Stereophile's Products of 2006 Editor's Choice
Slim Devices Squeezebox WiFi D/A processor ($249–$299; reviewed by John Atkinson, Vol.29 No.9, September 2006 review)
Following the furrow plowed by last year's "Editor's Choice," Apple's Airport Express, my 2006 pick makes it even easier for audiophiles to distribute CD-quality sound throughout their homes. In a poll on our website last September, 25% of respondents felt that the magazine was "losing the plot" with its coverage of music-server devices such as the Squeezebox. Rich Foster's response was typical: "I don't mind you covering things like [the Sonos gear] or iPod-related gear, as long as they are kept in perspective. These items are nice for convenience or portability, but they are not high-end equipment. Stereophile has always been about sonic purity."
But "sonic purity" is indeed the point of these devices, in that they are not restricted to nasty-sounding, devitalized MP3s; they also handle lossless-compressed audio files and even uncompressed, true "CD quality" files. And the fact that they feature digital data outputs means that they can feed the D/A processor of a true high-end rig. In my auditioning of the Squeezebox used in this manner, any sonic compromises resulting from the use of my WiFi network to transmit audio data around the home were minimal, and vastly outweighed by the sheer convenience of being able to access the music library residing on a remote server from the comfort of my listening chair.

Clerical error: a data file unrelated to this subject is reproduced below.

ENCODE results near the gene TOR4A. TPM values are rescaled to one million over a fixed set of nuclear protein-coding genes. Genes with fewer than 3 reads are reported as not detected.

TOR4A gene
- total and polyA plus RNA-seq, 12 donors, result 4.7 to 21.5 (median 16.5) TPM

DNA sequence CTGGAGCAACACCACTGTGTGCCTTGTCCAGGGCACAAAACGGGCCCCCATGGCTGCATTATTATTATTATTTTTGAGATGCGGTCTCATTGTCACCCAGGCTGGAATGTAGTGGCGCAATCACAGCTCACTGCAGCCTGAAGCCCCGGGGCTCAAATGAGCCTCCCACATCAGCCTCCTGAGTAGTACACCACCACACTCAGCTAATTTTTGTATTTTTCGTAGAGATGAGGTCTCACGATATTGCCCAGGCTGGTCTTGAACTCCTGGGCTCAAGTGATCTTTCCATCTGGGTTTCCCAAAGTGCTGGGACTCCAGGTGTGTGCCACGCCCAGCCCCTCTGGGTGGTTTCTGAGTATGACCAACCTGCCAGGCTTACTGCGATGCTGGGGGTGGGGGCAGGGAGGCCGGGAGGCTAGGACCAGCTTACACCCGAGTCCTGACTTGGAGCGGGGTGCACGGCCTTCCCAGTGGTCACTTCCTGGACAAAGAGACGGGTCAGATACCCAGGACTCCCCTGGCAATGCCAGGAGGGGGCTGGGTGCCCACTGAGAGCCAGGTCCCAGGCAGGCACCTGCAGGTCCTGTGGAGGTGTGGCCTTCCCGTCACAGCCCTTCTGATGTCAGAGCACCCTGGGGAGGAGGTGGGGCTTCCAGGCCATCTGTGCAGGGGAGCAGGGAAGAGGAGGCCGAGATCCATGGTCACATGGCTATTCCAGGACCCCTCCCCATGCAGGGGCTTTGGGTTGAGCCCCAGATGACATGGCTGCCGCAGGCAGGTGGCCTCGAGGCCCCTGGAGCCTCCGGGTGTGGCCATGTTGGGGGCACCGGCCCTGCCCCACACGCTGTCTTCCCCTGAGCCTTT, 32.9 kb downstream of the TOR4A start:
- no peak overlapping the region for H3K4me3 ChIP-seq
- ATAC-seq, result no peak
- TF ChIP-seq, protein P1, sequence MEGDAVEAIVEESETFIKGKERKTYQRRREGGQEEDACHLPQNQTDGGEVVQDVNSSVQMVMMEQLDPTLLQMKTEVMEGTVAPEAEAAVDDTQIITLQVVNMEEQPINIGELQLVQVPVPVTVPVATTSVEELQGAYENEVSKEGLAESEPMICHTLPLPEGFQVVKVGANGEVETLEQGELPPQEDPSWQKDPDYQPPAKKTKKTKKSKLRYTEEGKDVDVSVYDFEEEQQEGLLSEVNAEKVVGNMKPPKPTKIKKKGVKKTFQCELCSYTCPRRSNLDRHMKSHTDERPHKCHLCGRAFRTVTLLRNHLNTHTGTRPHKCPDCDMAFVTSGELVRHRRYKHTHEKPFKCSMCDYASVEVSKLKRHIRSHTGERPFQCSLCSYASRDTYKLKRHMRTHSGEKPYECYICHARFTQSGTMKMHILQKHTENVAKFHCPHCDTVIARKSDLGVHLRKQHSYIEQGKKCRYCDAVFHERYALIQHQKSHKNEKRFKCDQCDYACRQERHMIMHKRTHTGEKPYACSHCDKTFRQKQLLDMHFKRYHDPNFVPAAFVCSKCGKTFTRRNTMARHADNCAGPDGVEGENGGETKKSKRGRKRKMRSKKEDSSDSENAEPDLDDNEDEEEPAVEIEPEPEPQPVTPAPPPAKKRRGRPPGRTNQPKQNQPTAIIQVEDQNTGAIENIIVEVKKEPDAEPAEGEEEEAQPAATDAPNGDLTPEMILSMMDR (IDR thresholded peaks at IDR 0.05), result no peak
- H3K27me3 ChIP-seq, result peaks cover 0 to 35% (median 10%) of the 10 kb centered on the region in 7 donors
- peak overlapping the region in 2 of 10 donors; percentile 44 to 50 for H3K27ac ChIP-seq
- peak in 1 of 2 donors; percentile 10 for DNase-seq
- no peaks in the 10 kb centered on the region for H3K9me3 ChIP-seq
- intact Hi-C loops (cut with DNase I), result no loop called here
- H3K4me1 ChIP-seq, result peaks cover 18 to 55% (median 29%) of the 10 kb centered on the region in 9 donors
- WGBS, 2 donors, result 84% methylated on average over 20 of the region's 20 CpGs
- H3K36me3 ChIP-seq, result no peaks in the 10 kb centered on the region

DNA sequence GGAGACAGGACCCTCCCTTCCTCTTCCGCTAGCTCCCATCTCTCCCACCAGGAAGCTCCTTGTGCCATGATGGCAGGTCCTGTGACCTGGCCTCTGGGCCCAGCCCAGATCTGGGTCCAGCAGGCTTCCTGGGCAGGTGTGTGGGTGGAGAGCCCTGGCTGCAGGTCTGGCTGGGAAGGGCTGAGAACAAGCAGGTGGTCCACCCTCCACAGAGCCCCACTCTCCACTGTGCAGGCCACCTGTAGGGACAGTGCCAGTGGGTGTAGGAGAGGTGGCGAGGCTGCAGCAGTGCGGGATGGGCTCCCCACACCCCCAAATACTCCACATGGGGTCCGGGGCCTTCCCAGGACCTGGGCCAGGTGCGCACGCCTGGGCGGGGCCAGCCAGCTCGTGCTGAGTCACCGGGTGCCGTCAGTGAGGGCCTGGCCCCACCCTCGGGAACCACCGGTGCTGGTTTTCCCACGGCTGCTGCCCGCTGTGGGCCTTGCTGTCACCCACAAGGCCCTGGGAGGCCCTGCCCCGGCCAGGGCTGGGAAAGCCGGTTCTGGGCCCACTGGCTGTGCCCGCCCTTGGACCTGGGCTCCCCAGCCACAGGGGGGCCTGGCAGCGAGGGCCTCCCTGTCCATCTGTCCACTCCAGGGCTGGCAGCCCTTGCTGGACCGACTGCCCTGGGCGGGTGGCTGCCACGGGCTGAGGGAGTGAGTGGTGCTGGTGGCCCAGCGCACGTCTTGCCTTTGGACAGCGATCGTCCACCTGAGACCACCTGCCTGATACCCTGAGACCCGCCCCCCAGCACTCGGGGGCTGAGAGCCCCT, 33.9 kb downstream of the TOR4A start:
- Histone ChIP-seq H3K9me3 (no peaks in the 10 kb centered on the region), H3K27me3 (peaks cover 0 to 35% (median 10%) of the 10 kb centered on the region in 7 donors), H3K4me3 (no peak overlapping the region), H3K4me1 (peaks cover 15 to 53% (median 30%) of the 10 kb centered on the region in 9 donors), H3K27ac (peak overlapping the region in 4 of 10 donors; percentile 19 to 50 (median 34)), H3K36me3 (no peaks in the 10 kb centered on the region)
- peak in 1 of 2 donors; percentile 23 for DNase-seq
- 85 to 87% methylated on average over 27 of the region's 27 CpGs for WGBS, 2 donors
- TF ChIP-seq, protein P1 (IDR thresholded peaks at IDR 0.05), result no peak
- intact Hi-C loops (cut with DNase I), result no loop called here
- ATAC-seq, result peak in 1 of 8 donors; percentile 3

The Squeezebox nicely complements a high-end, LP-based system by offering convenience and CD-quality sound for those times when the busy audiophile can't give his or her full attention to the music. The "open-source" nature of the Squeezebox's SlimServer software allows it to stay abreast of new developments, and the Squeezebox itself is an elegant piece of kit. At $299 for the WiFi model and just $249 for the hardwired Ethernet version, what excuse does an audiophile need not to join the 21st century?
In that same website poll, Dave Mueller nicely summed it up: "At its core, the magazine is about helping us enjoy our music with the best possible quality. . . . [T]he digital realm needs that sort of direction probably more than other mediums."